Scars are the result of the cutaneous wound healing process that leads to fibrosis and altered skin morphology. The skin injury could be due to accidental trauma, burn, surgery, skin disorders such as acne, chicken pox or due to rapid growth of body resulting in stretch marks. A scar is a mark left on the skin after an injury or wound has healed.
Scars (external link) can have significant cosmetic, physical, and psychological impacts on patients, prompting many to seek treatment.
A scar can be a fine line or a pitted hole on the skin, or an abnormal overgrowth of tissue.
Normal fine-line scars or Linear Scars are common following surgery or linear cuts made over the forearm.
A minor wound like a cut will usually heal to leave a red, raised line, which will gradually get paler and flatten with time; which usually takes two years and appear as visible mark or line; in darker skin leave a brown or white mark.
A keloid scar is an overgrowth of tissue that happens when too much collagen is produced at the site of a wound. Keliod scars are larger than a hypertrophic scar and extend beyond the edges of an original wound or trauma. Keloids can occur anywhere on the body, but they occur more commonly where there is little underlying fatty tissue such as the face (low part), neck, ears, chest, shoulders, and upper arm.
Keloid scars are raised above the skin and can be pink, red, the same color or darker than surrounding skin. They’re often itchy or painful, and can restrict movement if they’re nearer to a joint
Like keloid scars, hypertrophic scars are the result of excess collagen being produced at the site of a wound.
Unlike keloid scars, hypertrophic scars do not extend beyond the boundary of the original wound. They may continue to thicken for up to 6 months before gradually improving over a few years.
These are caused when underlying structures supporting the skin, such as fat or muscle and collagen; are lost and appear as pitted scars. Atrophic scars are often associated with acne, chickenpox, bacterial infection, and insect or spider bites.
Contractures are scars that restrict movement due to skin and underlying tissue (muscle and nerves) that pull together during healing. They are seen in patients who have burns and a large amount of tissue loss. Contractures usually form where a wound crosses a joint, restricting movement of the joint and called contractures.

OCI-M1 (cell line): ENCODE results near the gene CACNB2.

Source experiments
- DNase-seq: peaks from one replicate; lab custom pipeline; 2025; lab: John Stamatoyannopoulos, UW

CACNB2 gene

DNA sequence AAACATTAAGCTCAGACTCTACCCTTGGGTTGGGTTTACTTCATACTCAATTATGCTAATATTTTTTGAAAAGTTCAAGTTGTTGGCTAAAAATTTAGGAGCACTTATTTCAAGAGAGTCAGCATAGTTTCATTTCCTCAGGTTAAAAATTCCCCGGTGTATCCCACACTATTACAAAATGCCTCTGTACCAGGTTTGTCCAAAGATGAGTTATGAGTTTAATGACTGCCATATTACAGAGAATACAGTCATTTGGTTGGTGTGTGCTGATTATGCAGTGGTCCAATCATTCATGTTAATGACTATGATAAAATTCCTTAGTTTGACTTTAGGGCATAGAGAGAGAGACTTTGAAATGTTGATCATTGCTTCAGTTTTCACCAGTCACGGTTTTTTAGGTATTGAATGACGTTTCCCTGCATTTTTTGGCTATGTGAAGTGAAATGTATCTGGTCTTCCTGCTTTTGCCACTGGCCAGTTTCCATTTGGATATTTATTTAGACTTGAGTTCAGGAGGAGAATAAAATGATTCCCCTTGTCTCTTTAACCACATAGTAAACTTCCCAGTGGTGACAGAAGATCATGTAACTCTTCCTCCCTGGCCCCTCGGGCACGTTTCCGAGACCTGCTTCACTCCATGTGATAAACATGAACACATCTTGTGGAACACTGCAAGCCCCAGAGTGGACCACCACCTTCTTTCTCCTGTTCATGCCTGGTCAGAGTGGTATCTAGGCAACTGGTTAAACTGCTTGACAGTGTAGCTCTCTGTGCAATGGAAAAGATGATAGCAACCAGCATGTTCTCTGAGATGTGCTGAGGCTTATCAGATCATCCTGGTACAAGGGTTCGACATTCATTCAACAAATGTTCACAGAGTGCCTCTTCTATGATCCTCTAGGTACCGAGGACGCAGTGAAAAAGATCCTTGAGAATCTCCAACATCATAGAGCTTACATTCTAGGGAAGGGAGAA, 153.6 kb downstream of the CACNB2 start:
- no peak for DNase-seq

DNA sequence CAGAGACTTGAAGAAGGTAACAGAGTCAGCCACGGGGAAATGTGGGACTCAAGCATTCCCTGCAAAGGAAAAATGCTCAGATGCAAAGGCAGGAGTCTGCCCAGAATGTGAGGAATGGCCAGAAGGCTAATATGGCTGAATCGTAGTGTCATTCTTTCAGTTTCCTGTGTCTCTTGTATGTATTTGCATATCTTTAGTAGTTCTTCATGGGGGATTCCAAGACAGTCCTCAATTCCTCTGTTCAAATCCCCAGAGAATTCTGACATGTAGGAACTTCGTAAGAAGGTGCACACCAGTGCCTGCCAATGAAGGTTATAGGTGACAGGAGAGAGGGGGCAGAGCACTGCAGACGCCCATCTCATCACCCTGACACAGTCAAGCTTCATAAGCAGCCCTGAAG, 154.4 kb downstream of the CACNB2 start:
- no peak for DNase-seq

A number of treatments available to treat scar; most of them can be made to merge with surrounding skin to an extent of 30% to 95%. Though there are plenty of options to treat scars such as silicone gels or sheets, steroids, cryotherapy , dermal fillers, micro-needling and surgery, but laser treatment has its own stand.
Thanks to advanced laser technologies which have enhance ability to improve the appearance, symptoms, texture, and pliability of all scar types.
Laser scar revision utilizes photothermal energy to target intra- and extra-cellular structures within scar tissue to stimulate eventual remodeling of dermal collagen and elastin. These lasers are also used to target blood vessels in the scar tissue and reduce redness or they can also penetrate the skin’s surface to stimulate the production of new skin cells. Most recently, fractional photothermolysis with ablative and non-ablative fractionated lasers have found use as effective treatments for scars.
The procedure requires a topical anesthetic to numb the skin.
Carbon dioxide (CO2)) and erbium:YAG (Er:YAG): Resurfacing lasers removes the outer layer of skin and eliminates skin cells that have been damaged at the surface level and very effective in the treatment of atrophic acne scars. Carbon dioxide (CO2) laser for deeper scars or an erbium laser for surface scars. Fractionated ablative lasers is an advancement in both these CO2 and Erbium, the laser penetrates a deeper layer of the skin’s surface to remove dark pigmented cells and stimulates collagen production and makes scar less noticeable. These lasers are effective in surgical or traumatic scars and atrophic acne scars
The Infrared heat lasers penetrate the inner layer of the skin. This also stimulates collagen production and cell renewal to replace damaged skin cells.
Non-ablative fractional lasers such as Erbium glass most commonly used is for atrophic scars & non-ablative non-fractional lasers such as the pulsed dye laser and Nd:YAG 1064 or IPL have been shown to be effective in the treatment of hypertrophic or keliodal scars and erythematous scars. Non-ablative, non fractional lasers primarily target hemoglobin, and when combined with surface cooling allow thermal remodeling of the dermis while sparing the epidermis which is a vascular.
We at Clear Skin Centre are equipped with the entire above mentioned laser technologies. So if you are suffering from any type of scars, there is nothing to worry about. We proudly say that at present we are the first and only centre in India to provide the most advance, time-tested, USFDA approved treatment with different technologies for scars.